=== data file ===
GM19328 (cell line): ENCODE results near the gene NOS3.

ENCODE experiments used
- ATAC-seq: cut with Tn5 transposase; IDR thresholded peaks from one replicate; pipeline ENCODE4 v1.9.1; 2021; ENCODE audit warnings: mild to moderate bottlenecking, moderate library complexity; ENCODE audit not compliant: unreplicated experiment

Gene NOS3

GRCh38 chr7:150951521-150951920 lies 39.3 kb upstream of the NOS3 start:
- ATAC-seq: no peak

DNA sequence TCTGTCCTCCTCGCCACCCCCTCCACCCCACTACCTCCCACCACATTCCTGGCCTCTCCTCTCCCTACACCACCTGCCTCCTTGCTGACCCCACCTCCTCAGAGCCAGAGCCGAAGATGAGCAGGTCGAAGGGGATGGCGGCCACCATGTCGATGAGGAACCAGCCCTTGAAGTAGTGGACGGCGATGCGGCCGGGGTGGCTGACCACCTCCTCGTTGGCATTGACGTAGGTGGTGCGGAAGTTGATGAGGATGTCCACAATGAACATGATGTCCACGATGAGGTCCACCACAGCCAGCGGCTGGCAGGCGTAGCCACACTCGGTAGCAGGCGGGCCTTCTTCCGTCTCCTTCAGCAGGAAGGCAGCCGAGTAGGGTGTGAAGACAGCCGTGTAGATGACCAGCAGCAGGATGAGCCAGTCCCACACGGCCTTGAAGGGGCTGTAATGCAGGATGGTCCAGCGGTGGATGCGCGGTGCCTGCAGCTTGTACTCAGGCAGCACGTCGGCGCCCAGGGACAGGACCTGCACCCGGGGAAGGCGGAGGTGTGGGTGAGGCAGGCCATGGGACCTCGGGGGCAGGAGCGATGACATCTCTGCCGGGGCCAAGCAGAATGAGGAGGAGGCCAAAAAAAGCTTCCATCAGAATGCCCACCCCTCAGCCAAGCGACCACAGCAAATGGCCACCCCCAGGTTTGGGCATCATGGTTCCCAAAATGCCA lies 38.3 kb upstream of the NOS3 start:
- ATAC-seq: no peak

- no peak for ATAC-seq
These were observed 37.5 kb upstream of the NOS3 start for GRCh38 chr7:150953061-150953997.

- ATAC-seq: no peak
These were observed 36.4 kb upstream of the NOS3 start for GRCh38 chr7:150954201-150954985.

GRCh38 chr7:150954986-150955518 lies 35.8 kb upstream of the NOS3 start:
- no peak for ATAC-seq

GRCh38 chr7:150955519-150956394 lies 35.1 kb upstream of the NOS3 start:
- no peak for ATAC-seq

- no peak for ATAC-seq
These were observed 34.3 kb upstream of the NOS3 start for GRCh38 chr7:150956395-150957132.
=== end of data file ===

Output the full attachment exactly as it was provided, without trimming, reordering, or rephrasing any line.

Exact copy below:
GM19328 (cell line): ENCODE results near the gene NOS3.

ENCODE experiments used
- ATAC-seq: cut with Tn5 transposase; IDR thresholded peaks from one replicate; pipeline ENCODE4 v1.9.1; 2021; ENCODE audit warnings: mild to moderate bottlenecking, moderate library complexity; ENCODE audit not compliant: unreplicated experiment

Gene NOS3

GRCh38 chr7:150951521-150951920 lies 39.3 kb upstream of the NOS3 start:
- ATAC-seq: no peak

DNA sequence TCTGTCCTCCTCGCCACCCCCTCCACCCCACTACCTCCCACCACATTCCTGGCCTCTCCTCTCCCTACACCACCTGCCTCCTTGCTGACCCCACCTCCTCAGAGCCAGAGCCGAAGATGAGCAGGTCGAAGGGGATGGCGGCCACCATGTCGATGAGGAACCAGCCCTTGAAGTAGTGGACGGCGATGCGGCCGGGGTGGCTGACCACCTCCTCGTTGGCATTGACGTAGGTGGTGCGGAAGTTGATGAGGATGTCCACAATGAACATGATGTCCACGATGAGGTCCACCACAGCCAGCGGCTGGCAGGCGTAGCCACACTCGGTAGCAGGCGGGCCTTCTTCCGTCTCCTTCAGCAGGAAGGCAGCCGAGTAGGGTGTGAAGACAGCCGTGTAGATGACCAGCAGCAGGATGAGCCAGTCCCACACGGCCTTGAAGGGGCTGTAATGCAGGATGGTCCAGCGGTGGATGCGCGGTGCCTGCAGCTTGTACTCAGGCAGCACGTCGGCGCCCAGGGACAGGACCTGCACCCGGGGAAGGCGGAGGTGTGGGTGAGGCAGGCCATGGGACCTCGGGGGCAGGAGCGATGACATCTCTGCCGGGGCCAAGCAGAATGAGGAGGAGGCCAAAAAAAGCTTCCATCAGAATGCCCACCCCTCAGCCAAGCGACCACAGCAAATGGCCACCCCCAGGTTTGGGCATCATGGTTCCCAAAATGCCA lies 38.3 kb upstream of the NOS3 start:
- ATAC-seq: no peak

- no peak for ATAC-seq
These were observed 37.5 kb upstream of the NOS3 start for GRCh38 chr7:150953061-150953997.

- ATAC-seq: no peak
These were observed 36.4 kb upstream of the NOS3 start for GRCh38 chr7:150954201-150954985.

GRCh38 chr7:150954986-150955518 lies 35.8 kb upstream of the NOS3 start:
- no peak for ATAC-seq

GRCh38 chr7:150955519-150956394 lies 35.1 kb upstream of the NOS3 start:
- no peak for ATAC-seq

- no peak for ATAC-seq
These were observed 34.3 kb upstream of the NOS3 start for GRCh38 chr7:150956395-150957132.